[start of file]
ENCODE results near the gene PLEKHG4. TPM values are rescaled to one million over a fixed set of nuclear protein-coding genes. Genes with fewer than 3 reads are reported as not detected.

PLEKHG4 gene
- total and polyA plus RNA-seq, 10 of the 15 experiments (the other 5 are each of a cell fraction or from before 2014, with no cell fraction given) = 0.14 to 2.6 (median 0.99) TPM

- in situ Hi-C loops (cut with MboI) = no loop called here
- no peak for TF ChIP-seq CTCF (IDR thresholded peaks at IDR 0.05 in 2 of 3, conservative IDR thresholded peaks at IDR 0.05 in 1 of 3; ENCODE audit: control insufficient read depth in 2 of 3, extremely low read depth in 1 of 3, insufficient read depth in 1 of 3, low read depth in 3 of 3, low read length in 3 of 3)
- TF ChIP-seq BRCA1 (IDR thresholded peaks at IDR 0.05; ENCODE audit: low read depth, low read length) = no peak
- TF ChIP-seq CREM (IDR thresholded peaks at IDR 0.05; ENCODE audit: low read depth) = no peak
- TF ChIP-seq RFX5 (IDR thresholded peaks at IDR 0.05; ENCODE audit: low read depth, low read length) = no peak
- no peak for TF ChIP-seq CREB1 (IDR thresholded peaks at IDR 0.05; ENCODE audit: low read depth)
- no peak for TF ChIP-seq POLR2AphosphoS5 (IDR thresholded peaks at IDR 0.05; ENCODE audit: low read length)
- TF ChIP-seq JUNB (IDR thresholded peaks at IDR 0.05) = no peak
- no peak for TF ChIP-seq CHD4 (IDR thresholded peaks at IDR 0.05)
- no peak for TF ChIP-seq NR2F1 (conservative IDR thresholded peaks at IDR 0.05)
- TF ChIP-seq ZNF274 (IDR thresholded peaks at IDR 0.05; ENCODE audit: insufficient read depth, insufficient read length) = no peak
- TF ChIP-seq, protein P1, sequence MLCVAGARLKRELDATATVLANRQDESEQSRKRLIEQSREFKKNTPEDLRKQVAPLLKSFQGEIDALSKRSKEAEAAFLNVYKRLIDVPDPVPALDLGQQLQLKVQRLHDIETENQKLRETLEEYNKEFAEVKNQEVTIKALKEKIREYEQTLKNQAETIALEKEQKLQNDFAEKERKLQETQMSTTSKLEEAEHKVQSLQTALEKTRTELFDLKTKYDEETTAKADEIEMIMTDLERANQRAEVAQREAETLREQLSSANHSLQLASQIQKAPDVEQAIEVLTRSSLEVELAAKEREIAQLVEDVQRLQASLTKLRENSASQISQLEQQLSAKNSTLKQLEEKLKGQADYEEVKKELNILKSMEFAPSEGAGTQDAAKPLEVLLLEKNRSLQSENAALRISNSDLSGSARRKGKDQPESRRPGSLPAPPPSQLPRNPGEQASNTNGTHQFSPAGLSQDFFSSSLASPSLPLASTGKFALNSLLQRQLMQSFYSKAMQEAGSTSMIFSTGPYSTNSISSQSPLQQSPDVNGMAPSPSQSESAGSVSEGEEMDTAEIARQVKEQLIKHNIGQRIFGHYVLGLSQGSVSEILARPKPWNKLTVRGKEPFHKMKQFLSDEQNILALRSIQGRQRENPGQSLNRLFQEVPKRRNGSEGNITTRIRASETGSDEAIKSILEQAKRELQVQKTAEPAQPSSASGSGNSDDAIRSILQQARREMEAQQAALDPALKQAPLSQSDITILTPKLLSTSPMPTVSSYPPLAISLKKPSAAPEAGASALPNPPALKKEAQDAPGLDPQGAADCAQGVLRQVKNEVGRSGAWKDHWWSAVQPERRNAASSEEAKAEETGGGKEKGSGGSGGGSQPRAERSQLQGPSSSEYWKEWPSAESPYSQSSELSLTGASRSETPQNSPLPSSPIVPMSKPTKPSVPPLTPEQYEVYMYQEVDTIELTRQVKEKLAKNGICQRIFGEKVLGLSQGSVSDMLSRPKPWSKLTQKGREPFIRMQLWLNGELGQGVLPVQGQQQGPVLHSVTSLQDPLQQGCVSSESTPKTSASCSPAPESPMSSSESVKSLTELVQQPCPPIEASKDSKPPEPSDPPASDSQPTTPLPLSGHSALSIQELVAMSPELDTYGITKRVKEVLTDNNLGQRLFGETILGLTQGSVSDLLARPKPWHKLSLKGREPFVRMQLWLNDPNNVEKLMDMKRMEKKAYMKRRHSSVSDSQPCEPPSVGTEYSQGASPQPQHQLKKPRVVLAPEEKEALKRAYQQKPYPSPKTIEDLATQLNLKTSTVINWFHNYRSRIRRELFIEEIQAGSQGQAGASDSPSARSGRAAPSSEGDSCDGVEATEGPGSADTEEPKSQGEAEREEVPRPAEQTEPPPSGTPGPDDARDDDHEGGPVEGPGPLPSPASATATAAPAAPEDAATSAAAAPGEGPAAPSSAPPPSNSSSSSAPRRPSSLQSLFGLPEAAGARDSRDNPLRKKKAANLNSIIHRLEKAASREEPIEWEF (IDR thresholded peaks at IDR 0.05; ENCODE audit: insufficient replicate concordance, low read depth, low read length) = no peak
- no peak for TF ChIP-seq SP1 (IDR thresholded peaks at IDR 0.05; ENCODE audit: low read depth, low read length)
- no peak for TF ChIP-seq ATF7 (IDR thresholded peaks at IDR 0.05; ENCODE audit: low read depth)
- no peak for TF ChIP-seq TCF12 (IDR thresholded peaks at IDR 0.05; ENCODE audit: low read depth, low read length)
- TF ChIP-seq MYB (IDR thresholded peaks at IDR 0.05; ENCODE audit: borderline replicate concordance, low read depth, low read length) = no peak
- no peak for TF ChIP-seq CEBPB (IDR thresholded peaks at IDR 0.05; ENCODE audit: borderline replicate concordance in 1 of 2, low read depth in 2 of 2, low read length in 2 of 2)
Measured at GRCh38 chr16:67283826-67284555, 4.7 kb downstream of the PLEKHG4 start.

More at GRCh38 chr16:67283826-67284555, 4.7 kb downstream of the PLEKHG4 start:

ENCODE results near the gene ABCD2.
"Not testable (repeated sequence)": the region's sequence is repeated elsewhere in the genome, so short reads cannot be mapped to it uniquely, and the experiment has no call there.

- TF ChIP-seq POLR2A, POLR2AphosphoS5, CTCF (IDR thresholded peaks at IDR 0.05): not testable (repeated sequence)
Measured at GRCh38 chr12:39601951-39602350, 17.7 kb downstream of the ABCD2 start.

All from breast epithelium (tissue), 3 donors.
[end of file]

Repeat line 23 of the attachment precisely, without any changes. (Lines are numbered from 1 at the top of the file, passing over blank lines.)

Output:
ENCODE results near the gene ABCD2.